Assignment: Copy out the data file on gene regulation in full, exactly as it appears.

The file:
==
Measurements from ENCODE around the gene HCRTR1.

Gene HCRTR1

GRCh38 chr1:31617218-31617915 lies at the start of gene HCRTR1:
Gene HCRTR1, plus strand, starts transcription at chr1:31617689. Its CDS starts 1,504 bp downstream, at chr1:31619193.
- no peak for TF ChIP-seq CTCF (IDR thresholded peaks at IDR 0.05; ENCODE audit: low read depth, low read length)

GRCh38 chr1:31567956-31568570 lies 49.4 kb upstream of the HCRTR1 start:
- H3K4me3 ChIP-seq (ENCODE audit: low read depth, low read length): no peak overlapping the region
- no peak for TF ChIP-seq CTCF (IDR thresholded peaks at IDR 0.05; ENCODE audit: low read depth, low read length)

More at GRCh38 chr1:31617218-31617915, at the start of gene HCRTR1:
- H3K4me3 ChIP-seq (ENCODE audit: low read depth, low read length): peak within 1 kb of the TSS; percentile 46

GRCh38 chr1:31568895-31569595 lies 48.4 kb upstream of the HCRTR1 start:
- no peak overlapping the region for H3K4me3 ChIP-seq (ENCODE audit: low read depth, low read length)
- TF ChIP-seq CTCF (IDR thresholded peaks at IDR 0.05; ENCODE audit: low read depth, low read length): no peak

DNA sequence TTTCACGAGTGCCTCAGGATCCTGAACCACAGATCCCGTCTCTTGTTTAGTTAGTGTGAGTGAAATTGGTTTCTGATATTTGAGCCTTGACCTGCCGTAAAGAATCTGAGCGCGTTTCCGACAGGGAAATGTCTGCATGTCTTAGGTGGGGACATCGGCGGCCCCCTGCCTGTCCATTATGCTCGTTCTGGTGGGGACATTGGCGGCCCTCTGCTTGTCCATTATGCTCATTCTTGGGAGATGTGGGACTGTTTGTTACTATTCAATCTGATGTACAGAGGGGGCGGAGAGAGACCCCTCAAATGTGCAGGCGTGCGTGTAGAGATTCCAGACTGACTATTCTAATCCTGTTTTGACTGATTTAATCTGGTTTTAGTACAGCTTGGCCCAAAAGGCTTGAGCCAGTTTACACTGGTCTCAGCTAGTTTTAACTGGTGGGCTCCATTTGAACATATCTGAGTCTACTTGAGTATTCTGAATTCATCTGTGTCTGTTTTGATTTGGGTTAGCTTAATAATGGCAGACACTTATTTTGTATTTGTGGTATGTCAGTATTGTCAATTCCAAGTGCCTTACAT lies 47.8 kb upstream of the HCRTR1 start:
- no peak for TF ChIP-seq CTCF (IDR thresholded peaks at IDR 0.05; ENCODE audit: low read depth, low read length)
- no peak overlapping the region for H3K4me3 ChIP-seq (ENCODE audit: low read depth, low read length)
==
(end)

Measurements from ENCODE around the gene HCRTR1.

Gene HCRTR1

GRCh38 chr1:31617218-31617915 lies at the start of gene HCRTR1:
Gene HCRTR1, plus strand, starts transcription at chr1:31617689. Its CDS starts 1,504 bp downstream, at chr1:31619193.
- no peak for TF ChIP-seq CTCF (IDR thresholded peaks at IDR 0.05; ENCODE audit: low read depth, low read length)

GRCh38 chr1:31567956-31568570 lies 49.4 kb upstream of the HCRTR1 start:
- H3K4me3 ChIP-seq (ENCODE audit: low read depth, low read length): no peak overlapping the region
- no peak for TF ChIP-seq CTCF (IDR thresholded peaks at IDR 0.05; ENCODE audit: low read depth, low read length)

More at GRCh38 chr1:31617218-31617915, at the start of gene HCRTR1:
- H3K4me3 ChIP-seq (ENCODE audit: low read depth, low read length): peak within 1 kb of the TSS; percentile 46

GRCh38 chr1:31568895-31569595 lies 48.4 kb upstream of the HCRTR1 start:
- no peak overlapping the region for H3K4me3 ChIP-seq (ENCODE audit: low read depth, low read length)
- TF ChIP-seq CTCF (IDR thresholded peaks at IDR 0.05; ENCODE audit: low read depth, low read length): no peak

DNA sequence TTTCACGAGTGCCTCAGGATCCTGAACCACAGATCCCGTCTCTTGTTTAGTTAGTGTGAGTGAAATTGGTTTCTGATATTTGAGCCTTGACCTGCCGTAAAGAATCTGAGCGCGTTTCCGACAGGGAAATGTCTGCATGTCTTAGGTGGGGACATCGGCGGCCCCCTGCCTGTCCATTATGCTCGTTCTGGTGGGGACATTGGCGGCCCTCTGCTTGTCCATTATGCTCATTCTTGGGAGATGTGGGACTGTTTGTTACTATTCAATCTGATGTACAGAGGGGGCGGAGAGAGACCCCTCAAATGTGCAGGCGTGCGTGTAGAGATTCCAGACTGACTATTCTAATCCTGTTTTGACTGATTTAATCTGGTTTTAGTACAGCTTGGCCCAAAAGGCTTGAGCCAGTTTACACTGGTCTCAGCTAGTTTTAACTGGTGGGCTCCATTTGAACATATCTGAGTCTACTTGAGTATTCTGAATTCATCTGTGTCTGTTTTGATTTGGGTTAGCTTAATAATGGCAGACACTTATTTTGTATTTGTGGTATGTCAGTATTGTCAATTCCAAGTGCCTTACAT lies 47.8 kb upstream of the HCRTR1 start:
- no peak for TF ChIP-seq CTCF (IDR thresholded peaks at IDR 0.05; ENCODE audit: low read depth, low read length)
- no peak overlapping the region for H3K4me3 ChIP-seq (ENCODE audit: low read depth, low read length)